In Waterdeep it is a crime to use magic to influence a citizen without consent. By this we mean changing a persons behavior through magic. It doesn’t include stunning or paralysis but it does include spells like suggestion, charm person, domination, and even the relatively simple friends spell. Such magic is viewed an a level with coercion and blackmail, and in serious cases where the subject is directly controlled (like suggestion, modify memory and domination) akin to rape. Punishment can include fines of around 1,000 gp and an edict prohibiting magic within the city limits. Importantly the punishment for any crime you influence the target to commit is also added to the sentence.

While this doesn’t stop this kind of magic being used entirely (the law only applies when used on citizens and if you’re caught). It also doesn’t apply to spells like but it certainly does put a dampner on the party using it to circumvent the some of the core challenges of heists. Good parties should not be considering this magic as a matter of course. It also makes it all the more heinous when unscrupulous rival parties use it.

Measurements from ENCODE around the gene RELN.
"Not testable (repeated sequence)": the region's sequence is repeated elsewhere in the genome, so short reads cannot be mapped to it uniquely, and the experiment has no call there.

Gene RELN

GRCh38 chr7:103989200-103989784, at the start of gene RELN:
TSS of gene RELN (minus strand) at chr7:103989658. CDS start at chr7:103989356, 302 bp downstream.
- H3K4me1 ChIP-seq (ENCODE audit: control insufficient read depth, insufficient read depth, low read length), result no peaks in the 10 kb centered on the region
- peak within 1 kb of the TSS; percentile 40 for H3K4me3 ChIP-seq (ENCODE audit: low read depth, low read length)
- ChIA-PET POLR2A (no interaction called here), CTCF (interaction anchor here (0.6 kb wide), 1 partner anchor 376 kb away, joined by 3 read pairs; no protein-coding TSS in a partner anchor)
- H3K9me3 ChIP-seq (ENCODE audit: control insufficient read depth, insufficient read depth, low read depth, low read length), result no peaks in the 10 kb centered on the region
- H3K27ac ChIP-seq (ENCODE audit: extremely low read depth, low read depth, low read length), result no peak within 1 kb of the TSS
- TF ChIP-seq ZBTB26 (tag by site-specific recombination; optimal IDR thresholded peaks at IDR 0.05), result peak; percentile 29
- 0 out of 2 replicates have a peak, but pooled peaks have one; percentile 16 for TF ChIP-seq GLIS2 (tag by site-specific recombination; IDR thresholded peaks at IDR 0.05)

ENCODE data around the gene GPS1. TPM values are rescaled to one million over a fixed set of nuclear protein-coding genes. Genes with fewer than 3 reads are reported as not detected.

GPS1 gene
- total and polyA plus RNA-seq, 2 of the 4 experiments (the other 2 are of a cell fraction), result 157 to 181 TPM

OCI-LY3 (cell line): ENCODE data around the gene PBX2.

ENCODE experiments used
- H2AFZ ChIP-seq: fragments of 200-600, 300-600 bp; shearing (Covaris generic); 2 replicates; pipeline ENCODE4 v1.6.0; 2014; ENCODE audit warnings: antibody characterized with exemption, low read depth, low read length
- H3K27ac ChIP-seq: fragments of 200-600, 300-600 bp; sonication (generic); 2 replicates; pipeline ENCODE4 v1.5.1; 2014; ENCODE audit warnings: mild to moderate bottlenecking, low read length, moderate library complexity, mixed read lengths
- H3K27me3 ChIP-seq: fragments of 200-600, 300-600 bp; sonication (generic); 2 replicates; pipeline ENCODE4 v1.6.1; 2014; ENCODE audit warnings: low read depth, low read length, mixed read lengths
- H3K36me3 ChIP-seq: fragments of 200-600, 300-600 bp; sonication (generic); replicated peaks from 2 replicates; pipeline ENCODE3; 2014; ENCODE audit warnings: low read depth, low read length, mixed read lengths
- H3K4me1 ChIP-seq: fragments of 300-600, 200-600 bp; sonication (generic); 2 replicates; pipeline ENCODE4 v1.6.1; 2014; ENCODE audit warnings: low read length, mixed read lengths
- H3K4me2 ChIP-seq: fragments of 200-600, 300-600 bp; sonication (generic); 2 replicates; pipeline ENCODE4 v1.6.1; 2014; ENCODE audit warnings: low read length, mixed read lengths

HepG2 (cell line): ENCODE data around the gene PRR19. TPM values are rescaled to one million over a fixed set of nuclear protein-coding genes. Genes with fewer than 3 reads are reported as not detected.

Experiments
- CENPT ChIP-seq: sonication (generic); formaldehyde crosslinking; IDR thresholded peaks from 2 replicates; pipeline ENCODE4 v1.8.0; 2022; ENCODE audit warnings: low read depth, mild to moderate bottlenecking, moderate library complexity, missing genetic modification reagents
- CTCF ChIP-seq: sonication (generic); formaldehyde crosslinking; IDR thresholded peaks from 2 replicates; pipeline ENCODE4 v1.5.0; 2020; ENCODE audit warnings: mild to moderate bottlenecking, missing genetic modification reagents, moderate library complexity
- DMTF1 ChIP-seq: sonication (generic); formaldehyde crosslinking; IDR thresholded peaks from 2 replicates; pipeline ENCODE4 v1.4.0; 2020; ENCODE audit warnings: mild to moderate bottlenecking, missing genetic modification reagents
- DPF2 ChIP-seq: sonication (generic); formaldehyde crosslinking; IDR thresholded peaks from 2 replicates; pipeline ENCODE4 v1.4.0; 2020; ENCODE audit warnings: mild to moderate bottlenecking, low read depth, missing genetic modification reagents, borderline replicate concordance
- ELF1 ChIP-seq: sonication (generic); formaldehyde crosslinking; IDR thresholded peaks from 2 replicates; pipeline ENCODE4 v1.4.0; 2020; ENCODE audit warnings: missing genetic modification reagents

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Factions in the Campaign

Dragon Heist works best in my experience when multiple factions overlap and interact in unusual ways to create a crazy competing storyline of alliances and betrayals. The factions add some real grounding to the otherwise overwhelming task of running an Urban Campaign.